© Sam Piplica
The guide covers what consumers should consider when installing spray foam roof insulation to reduce heat loss in the home to try and reduce carbon emissions and energy bills.
Advice includes a basic overview of roof types, and the principles of air and moisture vapour movement inside a building. It is not a technical guide for surveyors.
The guide sets out to educate consumers on what to do and what not to do when considering retrofitting properties, and how such alterations might affect building performance and value.
It strongly advises technical due diligence is carried out ahead of any alteration to a property, and for consumers to consider using an expert, such as an RICS member who is independent from the installer and manufacturer, for this process.
Specific reference is made to listed buildings and other protected structures because of the serious consequences of unapproved alterations. Spray foam roof insulation must not be installed in such buildings or structures without prior consent.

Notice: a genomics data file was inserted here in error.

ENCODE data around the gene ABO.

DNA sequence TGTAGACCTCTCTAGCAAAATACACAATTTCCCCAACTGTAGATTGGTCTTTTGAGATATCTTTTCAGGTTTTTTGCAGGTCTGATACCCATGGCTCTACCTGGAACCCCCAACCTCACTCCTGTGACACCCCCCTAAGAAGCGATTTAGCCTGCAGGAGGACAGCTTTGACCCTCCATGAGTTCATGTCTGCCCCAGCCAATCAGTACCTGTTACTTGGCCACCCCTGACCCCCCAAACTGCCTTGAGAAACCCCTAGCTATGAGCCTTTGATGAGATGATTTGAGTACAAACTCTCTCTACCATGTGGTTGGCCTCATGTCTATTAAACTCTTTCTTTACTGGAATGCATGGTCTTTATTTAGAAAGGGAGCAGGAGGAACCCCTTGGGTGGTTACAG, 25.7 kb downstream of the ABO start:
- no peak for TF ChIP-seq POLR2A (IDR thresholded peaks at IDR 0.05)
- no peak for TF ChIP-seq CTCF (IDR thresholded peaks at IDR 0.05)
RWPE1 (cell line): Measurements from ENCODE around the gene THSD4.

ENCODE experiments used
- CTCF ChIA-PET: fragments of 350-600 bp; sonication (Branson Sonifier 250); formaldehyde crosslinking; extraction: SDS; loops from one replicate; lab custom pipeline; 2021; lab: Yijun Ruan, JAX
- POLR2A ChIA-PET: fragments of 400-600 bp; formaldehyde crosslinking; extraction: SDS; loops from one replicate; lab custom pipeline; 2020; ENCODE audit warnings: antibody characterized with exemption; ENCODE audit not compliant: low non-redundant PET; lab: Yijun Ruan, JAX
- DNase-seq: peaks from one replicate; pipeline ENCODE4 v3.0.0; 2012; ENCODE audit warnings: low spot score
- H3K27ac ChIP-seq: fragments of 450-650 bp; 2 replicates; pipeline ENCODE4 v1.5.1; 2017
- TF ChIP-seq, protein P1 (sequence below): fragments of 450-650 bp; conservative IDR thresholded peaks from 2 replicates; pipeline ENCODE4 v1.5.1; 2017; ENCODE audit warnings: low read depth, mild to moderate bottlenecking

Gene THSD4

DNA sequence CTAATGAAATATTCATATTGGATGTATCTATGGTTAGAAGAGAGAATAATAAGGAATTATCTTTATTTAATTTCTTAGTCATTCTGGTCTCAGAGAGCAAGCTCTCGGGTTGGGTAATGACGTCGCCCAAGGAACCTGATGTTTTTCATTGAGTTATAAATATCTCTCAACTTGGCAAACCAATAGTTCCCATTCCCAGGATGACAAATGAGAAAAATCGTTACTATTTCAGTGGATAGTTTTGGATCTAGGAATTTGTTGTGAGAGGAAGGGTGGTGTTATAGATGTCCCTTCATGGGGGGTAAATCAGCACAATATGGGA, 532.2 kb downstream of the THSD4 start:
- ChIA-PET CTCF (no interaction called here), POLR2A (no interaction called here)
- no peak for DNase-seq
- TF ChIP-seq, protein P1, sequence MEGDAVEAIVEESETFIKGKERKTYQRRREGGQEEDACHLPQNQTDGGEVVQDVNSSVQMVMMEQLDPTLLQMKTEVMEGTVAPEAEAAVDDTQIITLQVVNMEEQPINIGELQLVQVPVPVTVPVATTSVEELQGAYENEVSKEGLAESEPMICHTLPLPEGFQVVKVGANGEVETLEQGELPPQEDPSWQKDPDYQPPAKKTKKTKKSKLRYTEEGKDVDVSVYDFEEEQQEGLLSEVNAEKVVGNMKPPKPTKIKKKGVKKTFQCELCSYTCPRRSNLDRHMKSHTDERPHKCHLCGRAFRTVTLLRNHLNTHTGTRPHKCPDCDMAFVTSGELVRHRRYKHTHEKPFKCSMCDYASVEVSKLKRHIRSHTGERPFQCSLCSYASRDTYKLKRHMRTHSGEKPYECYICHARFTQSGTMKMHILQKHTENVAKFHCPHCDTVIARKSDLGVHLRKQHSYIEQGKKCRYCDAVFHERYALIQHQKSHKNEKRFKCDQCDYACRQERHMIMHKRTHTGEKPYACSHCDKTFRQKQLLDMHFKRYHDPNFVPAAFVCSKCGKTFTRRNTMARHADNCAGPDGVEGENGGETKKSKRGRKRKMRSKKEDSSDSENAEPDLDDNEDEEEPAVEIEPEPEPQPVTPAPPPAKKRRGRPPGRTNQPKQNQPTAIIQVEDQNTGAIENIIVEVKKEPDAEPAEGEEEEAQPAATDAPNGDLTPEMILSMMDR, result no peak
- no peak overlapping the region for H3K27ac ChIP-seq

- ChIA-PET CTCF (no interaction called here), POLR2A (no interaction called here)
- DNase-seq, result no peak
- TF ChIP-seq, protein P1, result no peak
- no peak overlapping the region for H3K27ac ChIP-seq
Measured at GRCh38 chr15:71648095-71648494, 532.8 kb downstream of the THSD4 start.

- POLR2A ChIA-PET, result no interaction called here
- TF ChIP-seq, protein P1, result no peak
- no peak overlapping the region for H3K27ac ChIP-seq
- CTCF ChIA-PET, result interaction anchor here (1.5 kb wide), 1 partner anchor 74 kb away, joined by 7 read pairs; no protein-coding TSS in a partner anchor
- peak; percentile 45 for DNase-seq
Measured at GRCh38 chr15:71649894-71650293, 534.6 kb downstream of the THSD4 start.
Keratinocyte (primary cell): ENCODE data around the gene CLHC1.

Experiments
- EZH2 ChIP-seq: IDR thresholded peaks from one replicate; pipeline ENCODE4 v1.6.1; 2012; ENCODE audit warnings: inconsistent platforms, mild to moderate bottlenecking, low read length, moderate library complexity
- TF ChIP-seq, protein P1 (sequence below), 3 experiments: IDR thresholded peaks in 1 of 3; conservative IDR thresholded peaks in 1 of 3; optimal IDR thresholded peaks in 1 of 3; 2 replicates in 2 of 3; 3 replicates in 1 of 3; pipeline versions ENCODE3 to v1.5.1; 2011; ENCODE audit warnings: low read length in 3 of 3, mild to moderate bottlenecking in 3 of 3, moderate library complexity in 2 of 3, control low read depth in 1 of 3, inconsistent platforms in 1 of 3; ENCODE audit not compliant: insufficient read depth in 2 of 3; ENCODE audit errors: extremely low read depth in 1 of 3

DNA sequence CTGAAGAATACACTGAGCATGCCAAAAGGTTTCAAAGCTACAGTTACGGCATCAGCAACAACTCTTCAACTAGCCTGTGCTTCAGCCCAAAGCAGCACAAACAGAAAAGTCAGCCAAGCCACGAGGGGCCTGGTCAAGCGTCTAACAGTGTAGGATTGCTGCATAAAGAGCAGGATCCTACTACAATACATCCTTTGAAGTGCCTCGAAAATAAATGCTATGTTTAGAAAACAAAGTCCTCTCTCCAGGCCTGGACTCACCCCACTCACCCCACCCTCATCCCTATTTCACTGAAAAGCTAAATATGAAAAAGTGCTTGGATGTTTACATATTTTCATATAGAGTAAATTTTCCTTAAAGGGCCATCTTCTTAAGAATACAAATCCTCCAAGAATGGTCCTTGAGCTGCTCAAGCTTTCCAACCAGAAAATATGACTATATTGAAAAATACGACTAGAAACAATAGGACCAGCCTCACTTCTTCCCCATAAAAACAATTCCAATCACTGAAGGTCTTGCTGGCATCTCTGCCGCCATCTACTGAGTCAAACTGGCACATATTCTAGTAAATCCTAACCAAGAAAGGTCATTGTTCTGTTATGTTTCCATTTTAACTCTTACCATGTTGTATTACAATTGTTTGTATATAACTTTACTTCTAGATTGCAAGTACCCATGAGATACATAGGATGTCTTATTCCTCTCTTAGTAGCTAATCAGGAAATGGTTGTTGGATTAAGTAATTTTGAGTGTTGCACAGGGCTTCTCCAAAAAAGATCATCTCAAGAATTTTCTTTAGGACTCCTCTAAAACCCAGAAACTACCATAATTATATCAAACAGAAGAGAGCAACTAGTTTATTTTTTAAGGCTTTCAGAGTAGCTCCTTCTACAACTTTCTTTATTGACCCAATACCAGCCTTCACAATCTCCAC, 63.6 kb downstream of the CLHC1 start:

Removing ceiling-level insulation and replacing it with spray foam at roof level will fundamentally affect the way a property performs and requires careful design and consideration.
Moreover, as National Trading Standards has observed, vulnerable, elderly people have been targeted by some spray-foam roof insulation installers. Anyone looking to install spray foam roof insulation should instead first seek independent advice on what retrofit insulation will make a property more energy efficient. Heating a large roof void in a dwelling that was previously cold and ventilated will increase the cost of energy use. This is what will happen when the existing insulation is removed from the ceiling level and spray foam is applied at roof level.
Consumers are sometimes drawn in by cold calls and doorstep sellers who do not fulfil their promises of energy efficiency and professional installation. The consumer guide provides clear diagrams, pictures and a decision tree so they can make better-informed choices.